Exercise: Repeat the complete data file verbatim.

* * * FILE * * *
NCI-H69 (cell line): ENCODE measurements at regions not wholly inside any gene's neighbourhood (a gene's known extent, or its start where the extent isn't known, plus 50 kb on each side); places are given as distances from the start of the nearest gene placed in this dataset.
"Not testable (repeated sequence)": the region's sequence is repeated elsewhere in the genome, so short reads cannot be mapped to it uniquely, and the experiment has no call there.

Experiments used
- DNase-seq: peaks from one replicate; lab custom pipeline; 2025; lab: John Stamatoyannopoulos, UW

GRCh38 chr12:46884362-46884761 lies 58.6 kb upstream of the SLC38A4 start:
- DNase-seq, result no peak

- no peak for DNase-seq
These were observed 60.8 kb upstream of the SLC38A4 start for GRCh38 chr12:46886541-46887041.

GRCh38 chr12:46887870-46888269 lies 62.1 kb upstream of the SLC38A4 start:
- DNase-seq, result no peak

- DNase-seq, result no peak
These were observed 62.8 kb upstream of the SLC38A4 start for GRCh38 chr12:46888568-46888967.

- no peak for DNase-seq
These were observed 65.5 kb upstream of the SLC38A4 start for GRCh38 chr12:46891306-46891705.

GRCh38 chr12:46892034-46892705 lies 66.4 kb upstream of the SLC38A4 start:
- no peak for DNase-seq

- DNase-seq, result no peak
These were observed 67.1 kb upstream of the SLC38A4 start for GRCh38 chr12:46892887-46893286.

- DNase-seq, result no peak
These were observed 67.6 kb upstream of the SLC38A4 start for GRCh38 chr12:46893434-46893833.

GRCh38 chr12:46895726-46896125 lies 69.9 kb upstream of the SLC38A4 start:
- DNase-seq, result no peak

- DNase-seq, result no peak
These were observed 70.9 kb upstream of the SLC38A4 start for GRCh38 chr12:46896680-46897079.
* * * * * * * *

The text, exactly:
NCI-H69 (cell line): ENCODE measurements at regions not wholly inside any gene's neighbourhood (a gene's known extent, or its start where the extent isn't known, plus 50 kb on each side); places are given as distances from the start of the nearest gene placed in this dataset.
"Not testable (repeated sequence)": the region's sequence is repeated elsewhere in the genome, so short reads cannot be mapped to it uniquely, and the experiment has no call there.

Experiments used
- DNase-seq: peaks from one replicate; lab custom pipeline; 2025; lab: John Stamatoyannopoulos, UW

GRCh38 chr12:46884362-46884761 lies 58.6 kb upstream of the SLC38A4 start:
- DNase-seq, result no peak

- no peak for DNase-seq
These were observed 60.8 kb upstream of the SLC38A4 start for GRCh38 chr12:46886541-46887041.

GRCh38 chr12:46887870-46888269 lies 62.1 kb upstream of the SLC38A4 start:
- DNase-seq, result no peak

- DNase-seq, result no peak
These were observed 62.8 kb upstream of the SLC38A4 start for GRCh38 chr12:46888568-46888967.

- no peak for DNase-seq
These were observed 65.5 kb upstream of the SLC38A4 start for GRCh38 chr12:46891306-46891705.

GRCh38 chr12:46892034-46892705 lies 66.4 kb upstream of the SLC38A4 start:
- no peak for DNase-seq

- DNase-seq, result no peak
These were observed 67.1 kb upstream of the SLC38A4 start for GRCh38 chr12:46892887-46893286.

- DNase-seq, result no peak
These were observed 67.6 kb upstream of the SLC38A4 start for GRCh38 chr12:46893434-46893833.

GRCh38 chr12:46895726-46896125 lies 69.9 kb upstream of the SLC38A4 start:
- DNase-seq, result no peak

- DNase-seq, result no peak
These were observed 70.9 kb upstream of the SLC38A4 start for GRCh38 chr12:46896680-46897079.